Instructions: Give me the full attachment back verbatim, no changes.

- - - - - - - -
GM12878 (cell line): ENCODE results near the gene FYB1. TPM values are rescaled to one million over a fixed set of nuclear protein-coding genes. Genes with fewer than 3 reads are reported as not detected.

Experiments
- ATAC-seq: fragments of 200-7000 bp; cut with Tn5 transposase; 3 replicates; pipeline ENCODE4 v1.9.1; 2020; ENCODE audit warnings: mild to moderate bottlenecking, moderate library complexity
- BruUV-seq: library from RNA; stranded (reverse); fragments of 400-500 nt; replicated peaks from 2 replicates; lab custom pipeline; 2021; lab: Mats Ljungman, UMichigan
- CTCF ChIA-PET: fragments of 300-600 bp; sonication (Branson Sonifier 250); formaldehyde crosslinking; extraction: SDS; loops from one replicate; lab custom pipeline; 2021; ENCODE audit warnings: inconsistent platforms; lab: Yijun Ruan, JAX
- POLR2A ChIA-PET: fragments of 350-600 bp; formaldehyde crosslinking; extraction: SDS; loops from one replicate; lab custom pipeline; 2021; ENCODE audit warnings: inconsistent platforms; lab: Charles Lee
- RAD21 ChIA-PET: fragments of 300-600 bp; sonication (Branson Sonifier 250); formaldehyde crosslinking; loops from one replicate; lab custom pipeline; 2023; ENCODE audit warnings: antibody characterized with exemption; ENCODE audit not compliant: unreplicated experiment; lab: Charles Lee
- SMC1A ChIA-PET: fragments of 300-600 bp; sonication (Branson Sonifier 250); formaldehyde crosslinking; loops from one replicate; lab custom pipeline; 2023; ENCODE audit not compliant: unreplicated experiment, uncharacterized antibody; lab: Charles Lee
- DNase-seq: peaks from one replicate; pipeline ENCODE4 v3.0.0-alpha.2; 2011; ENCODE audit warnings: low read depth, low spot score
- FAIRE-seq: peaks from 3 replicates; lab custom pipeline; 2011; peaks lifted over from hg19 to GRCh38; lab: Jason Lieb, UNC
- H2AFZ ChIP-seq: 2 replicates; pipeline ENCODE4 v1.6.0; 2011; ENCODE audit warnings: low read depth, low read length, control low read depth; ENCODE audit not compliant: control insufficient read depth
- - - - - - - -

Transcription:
GM12878 (cell line): ENCODE results near the gene FYB1. TPM values are rescaled to one million over a fixed set of nuclear protein-coding genes. Genes with fewer than 3 reads are reported as not detected.

Experiments
- ATAC-seq: fragments of 200-7000 bp; cut with Tn5 transposase; 3 replicates; pipeline ENCODE4 v1.9.1; 2020; ENCODE audit warnings: mild to moderate bottlenecking, moderate library complexity
- BruUV-seq: library from RNA; stranded (reverse); fragments of 400-500 nt; replicated peaks from 2 replicates; lab custom pipeline; 2021; lab: Mats Ljungman, UMichigan
- CTCF ChIA-PET: fragments of 300-600 bp; sonication (Branson Sonifier 250); formaldehyde crosslinking; extraction: SDS; loops from one replicate; lab custom pipeline; 2021; ENCODE audit warnings: inconsistent platforms; lab: Yijun Ruan, JAX
- POLR2A ChIA-PET: fragments of 350-600 bp; formaldehyde crosslinking; extraction: SDS; loops from one replicate; lab custom pipeline; 2021; ENCODE audit warnings: inconsistent platforms; lab: Charles Lee
- RAD21 ChIA-PET: fragments of 300-600 bp; sonication (Branson Sonifier 250); formaldehyde crosslinking; loops from one replicate; lab custom pipeline; 2023; ENCODE audit warnings: antibody characterized with exemption; ENCODE audit not compliant: unreplicated experiment; lab: Charles Lee
- SMC1A ChIA-PET: fragments of 300-600 bp; sonication (Branson Sonifier 250); formaldehyde crosslinking; loops from one replicate; lab custom pipeline; 2023; ENCODE audit not compliant: unreplicated experiment, uncharacterized antibody; lab: Charles Lee
- DNase-seq: peaks from one replicate; pipeline ENCODE4 v3.0.0-alpha.2; 2011; ENCODE audit warnings: low read depth, low spot score
- FAIRE-seq: peaks from 3 replicates; lab custom pipeline; 2011; peaks lifted over from hg19 to GRCh38; lab: Jason Lieb, UNC
- H2AFZ ChIP-seq: 2 replicates; pipeline ENCODE4 v1.6.0; 2011; ENCODE audit warnings: low read depth, low read length, control low read depth; ENCODE audit not compliant: control insufficient read depth